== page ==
Remembering at Assembly: Wednesday 7th November

Posted: 12th November 2018

 

The Assemblies focusing on Ealing people during the First World War continued on 7th November with Amina Radi, Lower V and her presentation on brothers Albert and Harold Auerbach – the image at the head of the article is of Albert.  The story of these two young men has a particular resonance for Augustinians as Harold’s daughter, Patricia, attended St Augustine’s Priory.

Amina takes up the story:

‘When WW1 started in November 1914, 100 men an hour signed up. By the end of 1914 over one million men were going to war. Eventually, an estimated 37 million people died during the war.

Luckily, the British army was able to receive rapid medical attention unlike the French who sometimes waited up to 24 hours before they were seen. As a result 7 to 8 million deaths were combat related.

Two brothers from Ealing were determined to serve in the war: Albert and Harold Auerbach. One survived and lived a nice life in Ealing, the other one died. So was it fate or God? They had a seemingly idyllic family life, before the sad signs of war were approaching.

Here’s Albert (on the right) and Harold (on the left) posing in their uniform with their mother Ellen in their garden.

You may recognize where they lived at 1 Carlton Road because on the left is how it looks today and on the right is how it looked during the time of World War I.

The elder brother, Albert, joined the University Officers’ Training Corps on the very first day of the war. He served in various places such as Egypt. Like many other men, he was sent home in 1916 with shellshock and dysentery. Exactly four years to the day he signed up, on 1st September 1918, a shell in France on the Somme killed him.  His sister Lucy made her own personal pilgrimage to the Somme area in September 1920 to see where her brother had fought and died.

It is clear to see the effects of war are still there. But the evidence of devastation and destruction are obviously less apparent, so our experience last month when we visited the Somme was less intense than Lucy’s impression. When people remember war they paint a picture of major bloodshed. However, nearly 9 out of 10 British ‘Tommies’ survived the trenches.  Today 72,000 people are commemorated on the Somme including Charles Dickens’ grandson, Cedric Dickens. As you can see this structure where the names are written was the most appropriate design to accommodate all the names.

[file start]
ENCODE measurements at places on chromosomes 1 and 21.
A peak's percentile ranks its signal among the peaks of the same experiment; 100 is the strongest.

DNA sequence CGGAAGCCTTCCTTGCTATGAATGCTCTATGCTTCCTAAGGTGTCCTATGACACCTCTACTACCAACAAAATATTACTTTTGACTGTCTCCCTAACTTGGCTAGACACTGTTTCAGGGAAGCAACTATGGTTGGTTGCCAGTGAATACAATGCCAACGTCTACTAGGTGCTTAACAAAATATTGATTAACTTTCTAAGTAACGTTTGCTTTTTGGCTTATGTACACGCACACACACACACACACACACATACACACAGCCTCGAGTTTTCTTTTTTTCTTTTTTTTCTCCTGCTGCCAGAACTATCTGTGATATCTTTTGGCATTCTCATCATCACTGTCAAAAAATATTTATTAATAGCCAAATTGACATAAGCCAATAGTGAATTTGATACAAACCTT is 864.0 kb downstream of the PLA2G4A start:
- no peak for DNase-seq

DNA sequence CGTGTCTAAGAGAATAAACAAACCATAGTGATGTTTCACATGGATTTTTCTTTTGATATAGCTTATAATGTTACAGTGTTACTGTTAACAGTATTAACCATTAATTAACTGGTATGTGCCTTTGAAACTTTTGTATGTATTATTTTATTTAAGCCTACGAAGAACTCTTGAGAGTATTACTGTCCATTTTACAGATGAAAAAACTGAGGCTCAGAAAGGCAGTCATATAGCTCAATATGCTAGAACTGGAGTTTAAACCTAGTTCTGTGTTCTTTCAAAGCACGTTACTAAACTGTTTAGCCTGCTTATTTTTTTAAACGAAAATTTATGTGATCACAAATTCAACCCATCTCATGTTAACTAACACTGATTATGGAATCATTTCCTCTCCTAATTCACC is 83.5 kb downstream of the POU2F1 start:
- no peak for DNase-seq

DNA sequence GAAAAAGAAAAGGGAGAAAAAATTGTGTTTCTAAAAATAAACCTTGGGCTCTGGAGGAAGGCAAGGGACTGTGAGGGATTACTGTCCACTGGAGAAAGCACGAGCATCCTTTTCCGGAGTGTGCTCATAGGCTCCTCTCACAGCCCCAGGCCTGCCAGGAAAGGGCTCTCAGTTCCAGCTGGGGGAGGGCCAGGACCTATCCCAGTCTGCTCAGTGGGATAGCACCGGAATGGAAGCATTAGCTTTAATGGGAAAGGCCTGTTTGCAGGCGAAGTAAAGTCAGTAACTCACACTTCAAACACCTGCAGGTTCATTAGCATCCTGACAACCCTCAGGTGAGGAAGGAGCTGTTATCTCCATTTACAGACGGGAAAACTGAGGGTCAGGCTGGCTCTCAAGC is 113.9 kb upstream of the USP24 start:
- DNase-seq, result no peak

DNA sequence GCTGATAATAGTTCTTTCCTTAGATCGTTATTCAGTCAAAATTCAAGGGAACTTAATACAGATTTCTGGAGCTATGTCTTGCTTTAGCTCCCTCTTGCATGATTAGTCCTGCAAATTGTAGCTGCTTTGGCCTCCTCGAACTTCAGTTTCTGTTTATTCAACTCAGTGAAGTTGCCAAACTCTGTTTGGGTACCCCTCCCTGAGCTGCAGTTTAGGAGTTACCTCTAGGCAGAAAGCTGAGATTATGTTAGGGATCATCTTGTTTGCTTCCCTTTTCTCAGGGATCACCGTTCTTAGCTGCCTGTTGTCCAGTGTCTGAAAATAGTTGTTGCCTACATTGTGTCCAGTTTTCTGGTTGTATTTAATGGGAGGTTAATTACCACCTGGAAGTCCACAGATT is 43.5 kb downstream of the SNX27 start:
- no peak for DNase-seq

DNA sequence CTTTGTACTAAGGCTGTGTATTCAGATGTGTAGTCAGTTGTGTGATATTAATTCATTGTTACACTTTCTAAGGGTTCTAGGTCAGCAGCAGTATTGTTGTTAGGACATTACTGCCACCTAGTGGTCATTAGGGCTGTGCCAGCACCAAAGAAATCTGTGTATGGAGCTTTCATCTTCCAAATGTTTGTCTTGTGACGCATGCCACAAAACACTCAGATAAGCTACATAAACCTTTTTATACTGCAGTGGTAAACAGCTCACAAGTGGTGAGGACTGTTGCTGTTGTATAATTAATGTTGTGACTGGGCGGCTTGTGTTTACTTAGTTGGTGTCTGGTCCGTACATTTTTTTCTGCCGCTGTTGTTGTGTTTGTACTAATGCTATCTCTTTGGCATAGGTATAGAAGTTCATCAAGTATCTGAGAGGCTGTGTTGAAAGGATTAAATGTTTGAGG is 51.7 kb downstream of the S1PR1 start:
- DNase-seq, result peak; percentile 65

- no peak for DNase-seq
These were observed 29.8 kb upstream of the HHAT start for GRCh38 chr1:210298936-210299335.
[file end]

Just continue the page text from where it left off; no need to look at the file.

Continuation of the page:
The term ‘shellshock’, known today as post-traumatic stress disorder, “war neurosis” or “combat stress”, came about in 1917.  By the end of the war 20,000 men still suffered from the horror of World War I.  80% of shellshock victims were never able to return to military duty. Many men suffered the symptoms of shell shock without having been on the front lines.  Officers suffered the most; they were forced to suppress their emotions for their men so shell shock was four times higher among them than their soldiers.  Treatment for shellshock victims was often harsh because it was seen as an emotional weakness and included: solitary confinement, electric shock treatment and shaming.  More fortunate soldiers were treated with hypnosis, massages and dietary interventions.

Harold Auerbach’s daughter recently discovered her father’s Campaign War Medal for sale on e-bay.  It had been missing for years and was discovered in a drawer in Plymouth.

Harold was born in Ealing and baptized in St Peter’s church. He attended Durston House preparatory school.  He left school in 1915 and wanted to sign up for the army.  As he was declared unfit for service that year he joined an electrical company of the Royal Engineers.

We know that he served abroad because he was awarded the British War Medal, which was awarded to all who had served for four weeks or more abroad or had been killed. In fact he served in France the year after he was awarded his wings. He survived the war and was awarded his Campaign War Medal for either serving in the Merchant Navy or making a voyage through a danger zone. After the war Harold was part of the occupying forces in the Rhineland. He lived in Ealing until his death in 1975.

There are some detailed official aerial shots of locations in Belgium and Northern France, dating from 1917 and 1918, showing the local landscape with bomb damage and trenches. Here are two particularly striking photos showing the French town of Bailleul at different stages in 1918, before and after German bombing.

Let us pledge ourselves today to live as good neighbours, to honour the past, to care for all who are in need, and to live at peace among us and with all people.

All Lord God, Father of all, we pledge ourselves

to serve you and this neighbourhood,

to bring relief to all who are in need,

and comfort to the sad, lonely, and distressed;

Keep us ever mindful of the struggles

and achievements of former generations,

and of this place where we make our home,

now, and in the days to come.

Amen.’

  

Albert Auerbach, first left, at the head of the column.            Albert by a dug out, Suvla Bay, Gallipoli

If you are interested to discover more about Albert and Harold Auerbach do visit https://blog.maryevans.com/2017/04/one-familys-war-the-patricia-aubrey-collection.html

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